By Professor Jeffrey A. Geiger

The iconic approval for Polynesia in western literature, artwork, and picture attests to the pleasures that Pacific islands have, over the centuries, afforded the eating gaze of the west--connoting solitude, liberate from cares, and, extra lately, renewal from urbanized glossy lifestyles. dealing with the Pacific is the 1st examine to supply an in depth examine the United States' severe engagement with the parable of the South Seas simply after the First global battle, while, at domestic, a well-liked style for all issues Polynesian appeared to echo the growth of U.S. imperialist actions in a foreign country. Jeffrey Geiger appears to be like at a number of texts that helped to invent a imaginative and prescient of Polynesia for U.S. audiences, concentrating on a bunch of writers and filmmakers whose mutual fascination with the South Pacific drew them together--and could ultimately force a few of them aside. every one had a long-lasting impression on U.S. conceptions of the Pacific throughout the Nineteen Twenties and early Thirties. this era of dramatic financial restoration, growth, and downfall additionally witnessed a obstacle in American subjectivity, whilst the U.S. used to be preoccupied with speedily transferring notions of race, gender, and nationwide belonging.Key figures mentioned during this quantity are Frederick O'Brien, writer of the bestseller White Shadows within the South Seas; filmmaker Robert Flaherty and his spouse, Frances Hubbard Flaherty, who collaborated on Moana; director W. S. Van Dyke, who labored with Robert Flaherty on MGM's version of White Shadows; and Expressionist director F. W. Murnau, whose final movie, Tabu, was once co-directed with Flaherty. even though those texts should be noticeable as engaging within the lengthy culture of western mythmaking approximately Polynesia, Geiger builds at the premise that even texts embedded in imperial discourses will be obvious as multifaceted and risky, and infrequently demonstrate the advanced and self-divided methods of empire building.Combining unique analyses with a superior take hold of of suitable scholarship, Geiger examines the content material and contexts of those works, taking into consideration U.S. expansionist ideologies and renewed frontier anxieties of the Nineteen Twenties, the increase of cultural anthropology and relativism, and the uncertainties that haunted a collective experience of contemporary American identification and nationhood. finally, those readings recommend that visions of Polynesia can assist to show the contradictions and ambivalences on the middle of U.S. imperialist imaginings.

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Von Langsdorff, published Voyages and Travels in Various Parts of the World in English in 1813–1814, with a US edition in 1817), Porter’s Journal helped to project a more accessible image of life on lush Pacific islands. At the same time, this relatively sympathetic view was coming up against more derisive accounts, especially with missionary The Garden and the Wilderness 41 reports written under the influence of Calvinistic doctrine, which commonly figured Polynesians as cruel, violent, and desperately in need of conversion.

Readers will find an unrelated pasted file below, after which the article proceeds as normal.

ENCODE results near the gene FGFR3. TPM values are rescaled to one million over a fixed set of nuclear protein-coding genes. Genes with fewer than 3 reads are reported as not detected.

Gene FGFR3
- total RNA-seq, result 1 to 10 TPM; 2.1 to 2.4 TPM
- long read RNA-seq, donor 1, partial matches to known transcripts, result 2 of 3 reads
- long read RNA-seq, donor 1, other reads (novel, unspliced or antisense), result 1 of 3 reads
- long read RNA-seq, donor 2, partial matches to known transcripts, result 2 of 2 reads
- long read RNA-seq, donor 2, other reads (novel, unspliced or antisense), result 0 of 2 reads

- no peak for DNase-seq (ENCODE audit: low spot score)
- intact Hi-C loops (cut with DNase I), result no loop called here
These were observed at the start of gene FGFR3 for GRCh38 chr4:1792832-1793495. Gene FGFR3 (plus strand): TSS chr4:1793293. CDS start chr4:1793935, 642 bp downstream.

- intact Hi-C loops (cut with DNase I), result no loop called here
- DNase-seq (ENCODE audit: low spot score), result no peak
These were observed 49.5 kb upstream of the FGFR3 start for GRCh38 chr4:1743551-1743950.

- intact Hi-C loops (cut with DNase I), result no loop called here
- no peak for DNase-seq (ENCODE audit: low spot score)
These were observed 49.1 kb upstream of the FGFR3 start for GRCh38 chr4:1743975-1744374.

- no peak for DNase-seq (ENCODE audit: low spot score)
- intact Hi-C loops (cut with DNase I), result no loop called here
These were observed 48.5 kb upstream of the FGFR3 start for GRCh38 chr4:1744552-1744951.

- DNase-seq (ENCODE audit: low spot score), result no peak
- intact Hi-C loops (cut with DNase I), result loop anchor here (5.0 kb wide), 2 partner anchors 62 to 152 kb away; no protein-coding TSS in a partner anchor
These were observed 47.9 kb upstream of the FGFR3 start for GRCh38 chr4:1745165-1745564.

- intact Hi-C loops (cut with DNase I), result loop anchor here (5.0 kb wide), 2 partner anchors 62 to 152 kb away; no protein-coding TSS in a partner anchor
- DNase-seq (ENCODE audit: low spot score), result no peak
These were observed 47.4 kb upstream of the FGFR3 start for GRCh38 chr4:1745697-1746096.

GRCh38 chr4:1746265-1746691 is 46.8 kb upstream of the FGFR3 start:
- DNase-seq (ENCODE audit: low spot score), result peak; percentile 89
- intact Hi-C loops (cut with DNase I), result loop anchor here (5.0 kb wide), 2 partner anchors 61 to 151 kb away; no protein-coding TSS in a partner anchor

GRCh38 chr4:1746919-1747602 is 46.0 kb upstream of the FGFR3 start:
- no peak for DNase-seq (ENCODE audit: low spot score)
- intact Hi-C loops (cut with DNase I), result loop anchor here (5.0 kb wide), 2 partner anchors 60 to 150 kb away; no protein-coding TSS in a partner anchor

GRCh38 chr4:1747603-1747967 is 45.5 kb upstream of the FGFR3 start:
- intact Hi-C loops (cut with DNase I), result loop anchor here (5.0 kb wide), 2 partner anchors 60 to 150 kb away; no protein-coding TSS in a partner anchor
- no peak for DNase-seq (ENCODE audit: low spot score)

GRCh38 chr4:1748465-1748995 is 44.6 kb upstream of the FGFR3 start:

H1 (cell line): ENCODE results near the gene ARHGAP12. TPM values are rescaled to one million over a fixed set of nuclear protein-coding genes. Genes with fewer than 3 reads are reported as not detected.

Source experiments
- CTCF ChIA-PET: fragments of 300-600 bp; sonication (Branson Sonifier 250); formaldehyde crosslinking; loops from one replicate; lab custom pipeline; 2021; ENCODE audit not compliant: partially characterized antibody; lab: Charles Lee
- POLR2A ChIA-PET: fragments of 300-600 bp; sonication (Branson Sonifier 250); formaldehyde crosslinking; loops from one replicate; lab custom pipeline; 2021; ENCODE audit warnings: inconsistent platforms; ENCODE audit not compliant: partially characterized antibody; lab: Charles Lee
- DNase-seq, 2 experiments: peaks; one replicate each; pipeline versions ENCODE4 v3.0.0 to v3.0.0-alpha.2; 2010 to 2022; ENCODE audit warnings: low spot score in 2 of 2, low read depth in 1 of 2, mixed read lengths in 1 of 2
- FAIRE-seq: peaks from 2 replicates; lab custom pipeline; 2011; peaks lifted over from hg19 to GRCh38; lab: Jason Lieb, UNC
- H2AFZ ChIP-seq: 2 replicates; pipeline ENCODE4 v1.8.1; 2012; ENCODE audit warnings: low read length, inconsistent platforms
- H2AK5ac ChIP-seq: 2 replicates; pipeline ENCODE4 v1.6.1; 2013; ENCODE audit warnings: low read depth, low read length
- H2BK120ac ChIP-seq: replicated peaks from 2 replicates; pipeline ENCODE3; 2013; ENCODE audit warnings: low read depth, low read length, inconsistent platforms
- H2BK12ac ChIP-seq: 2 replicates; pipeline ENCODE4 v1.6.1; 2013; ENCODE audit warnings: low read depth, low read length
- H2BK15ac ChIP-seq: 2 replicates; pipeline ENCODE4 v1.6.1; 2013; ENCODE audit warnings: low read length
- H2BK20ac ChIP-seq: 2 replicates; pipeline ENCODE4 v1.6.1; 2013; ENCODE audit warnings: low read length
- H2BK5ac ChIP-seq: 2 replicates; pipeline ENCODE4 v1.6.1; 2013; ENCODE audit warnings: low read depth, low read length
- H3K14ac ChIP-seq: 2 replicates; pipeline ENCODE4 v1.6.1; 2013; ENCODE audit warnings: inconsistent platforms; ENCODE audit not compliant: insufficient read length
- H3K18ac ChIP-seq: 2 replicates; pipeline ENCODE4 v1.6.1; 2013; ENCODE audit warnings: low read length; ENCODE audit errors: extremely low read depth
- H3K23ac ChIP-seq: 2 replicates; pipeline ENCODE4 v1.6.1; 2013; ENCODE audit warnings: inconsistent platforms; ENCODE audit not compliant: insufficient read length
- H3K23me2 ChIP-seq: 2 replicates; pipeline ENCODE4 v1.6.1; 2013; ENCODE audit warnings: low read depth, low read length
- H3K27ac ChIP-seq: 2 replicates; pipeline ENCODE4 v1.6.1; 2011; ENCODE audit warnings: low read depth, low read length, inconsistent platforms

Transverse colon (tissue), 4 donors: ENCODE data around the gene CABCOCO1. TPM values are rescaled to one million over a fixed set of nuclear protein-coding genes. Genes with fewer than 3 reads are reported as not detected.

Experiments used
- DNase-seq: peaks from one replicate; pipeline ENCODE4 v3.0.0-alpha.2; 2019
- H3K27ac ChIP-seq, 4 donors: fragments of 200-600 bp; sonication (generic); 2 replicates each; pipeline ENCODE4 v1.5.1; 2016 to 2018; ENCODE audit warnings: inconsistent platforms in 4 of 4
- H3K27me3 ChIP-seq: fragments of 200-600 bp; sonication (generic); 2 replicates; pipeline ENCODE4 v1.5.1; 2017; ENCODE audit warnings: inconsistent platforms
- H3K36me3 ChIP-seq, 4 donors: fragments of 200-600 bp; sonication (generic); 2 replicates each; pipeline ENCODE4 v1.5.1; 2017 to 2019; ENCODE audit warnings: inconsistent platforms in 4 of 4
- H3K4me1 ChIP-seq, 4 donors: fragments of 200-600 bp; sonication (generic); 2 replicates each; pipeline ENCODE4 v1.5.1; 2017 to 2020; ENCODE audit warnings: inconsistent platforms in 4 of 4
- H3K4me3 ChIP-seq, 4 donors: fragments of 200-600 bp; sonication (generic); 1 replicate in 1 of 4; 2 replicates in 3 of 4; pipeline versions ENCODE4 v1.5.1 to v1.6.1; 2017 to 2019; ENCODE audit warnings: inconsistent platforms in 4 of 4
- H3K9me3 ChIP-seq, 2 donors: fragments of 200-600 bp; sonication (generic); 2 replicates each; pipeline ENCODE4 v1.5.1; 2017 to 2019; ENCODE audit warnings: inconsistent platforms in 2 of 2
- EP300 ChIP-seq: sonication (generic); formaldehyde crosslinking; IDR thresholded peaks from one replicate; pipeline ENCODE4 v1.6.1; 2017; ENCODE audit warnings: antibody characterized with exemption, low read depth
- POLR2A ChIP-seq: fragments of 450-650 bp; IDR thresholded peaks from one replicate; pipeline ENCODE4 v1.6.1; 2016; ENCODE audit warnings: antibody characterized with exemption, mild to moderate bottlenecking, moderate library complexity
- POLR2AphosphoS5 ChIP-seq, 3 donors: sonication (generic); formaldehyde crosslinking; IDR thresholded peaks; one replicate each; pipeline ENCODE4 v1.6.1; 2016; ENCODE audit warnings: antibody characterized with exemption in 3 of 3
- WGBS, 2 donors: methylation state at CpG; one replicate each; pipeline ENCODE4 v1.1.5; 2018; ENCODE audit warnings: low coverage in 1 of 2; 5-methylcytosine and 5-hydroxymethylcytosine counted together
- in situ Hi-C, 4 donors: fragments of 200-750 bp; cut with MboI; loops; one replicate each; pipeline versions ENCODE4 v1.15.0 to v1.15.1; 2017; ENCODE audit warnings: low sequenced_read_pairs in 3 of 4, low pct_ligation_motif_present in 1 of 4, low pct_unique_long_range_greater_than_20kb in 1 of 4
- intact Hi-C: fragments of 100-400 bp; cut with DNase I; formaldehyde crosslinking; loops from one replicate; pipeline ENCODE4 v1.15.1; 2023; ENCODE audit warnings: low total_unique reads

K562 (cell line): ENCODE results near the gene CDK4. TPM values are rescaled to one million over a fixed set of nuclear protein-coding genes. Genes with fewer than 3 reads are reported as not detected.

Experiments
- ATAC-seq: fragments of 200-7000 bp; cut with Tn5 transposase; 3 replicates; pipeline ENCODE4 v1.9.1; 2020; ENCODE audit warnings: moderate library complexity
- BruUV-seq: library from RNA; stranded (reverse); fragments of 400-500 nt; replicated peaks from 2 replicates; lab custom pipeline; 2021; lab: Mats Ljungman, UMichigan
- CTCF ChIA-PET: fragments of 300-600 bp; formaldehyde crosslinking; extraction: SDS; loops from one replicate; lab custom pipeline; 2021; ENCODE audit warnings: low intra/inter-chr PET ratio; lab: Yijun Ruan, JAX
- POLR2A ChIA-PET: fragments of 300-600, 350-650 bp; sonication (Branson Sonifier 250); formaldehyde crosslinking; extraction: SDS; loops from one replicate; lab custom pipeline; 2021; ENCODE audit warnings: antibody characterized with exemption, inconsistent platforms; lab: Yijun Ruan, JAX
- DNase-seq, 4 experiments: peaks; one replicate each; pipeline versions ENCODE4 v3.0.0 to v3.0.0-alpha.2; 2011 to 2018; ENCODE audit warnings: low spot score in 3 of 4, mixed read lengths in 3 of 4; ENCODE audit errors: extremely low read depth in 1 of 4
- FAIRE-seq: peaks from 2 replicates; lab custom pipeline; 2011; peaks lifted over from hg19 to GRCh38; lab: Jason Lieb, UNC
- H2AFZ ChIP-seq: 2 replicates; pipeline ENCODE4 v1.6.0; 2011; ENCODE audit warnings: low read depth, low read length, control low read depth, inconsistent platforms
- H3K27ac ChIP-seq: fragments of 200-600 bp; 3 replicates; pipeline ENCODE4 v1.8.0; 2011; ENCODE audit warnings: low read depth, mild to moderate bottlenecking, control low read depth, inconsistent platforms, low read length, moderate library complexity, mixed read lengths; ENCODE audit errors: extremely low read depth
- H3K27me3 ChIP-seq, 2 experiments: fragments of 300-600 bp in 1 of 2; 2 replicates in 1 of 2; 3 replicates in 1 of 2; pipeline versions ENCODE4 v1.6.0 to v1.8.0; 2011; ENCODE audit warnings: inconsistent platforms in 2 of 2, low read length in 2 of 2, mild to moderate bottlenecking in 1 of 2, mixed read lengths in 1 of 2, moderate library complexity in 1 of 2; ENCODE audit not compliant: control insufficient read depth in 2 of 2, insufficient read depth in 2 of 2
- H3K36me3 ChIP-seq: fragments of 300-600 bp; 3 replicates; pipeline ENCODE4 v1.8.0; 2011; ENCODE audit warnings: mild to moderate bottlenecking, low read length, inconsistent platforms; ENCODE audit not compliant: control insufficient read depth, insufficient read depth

42 Nonetheless, even the work of Parkinson—particularly in the ways it was interpreted and disseminated in engravings (such as Heads of Divers Natives of the Islands of Otaheite, Huahine, and Oheiteroah that appeared in Parkinson’s A Journal of a Voyage to the South Seas [1773])—betrays tendencies towards producing physical typologies that hint at later projects in human taxonomy. These projects would become fully realized in the US during the mid-nineteenth century—when the racialized body would come to function as a universal sign—with the publication of texts such as Samuel George Morton’s enormous volume Crania Ameri- 34 Chapter 1 cana; or A Comparative View of the Skulls of Various Aboriginal Nations of North and South America (1839, influenced by Blumenbach’s fivefold division of the human species), and George R.

A documentary drawing works to replicate what the draughtsman sees, to “suppress the inventive and illustrative components” of perception; 39 moreover, documentary drawing tends to take place on the spot, or at least very close to the time that events are observed. A good example is Buchan’s A View of the Endeavour’s Watering Place in the Bay of Good Success (1769), possibly the first on-the-spot visual recording made by Europeans of an encounter with nonEuropeans. 40 The view affords a snapshot of interconnected activities and exchanges taking place between Cook’s men and the Ona Indians of Patagonia, freezing for posterity various intertwined and representative moments of the encounter.

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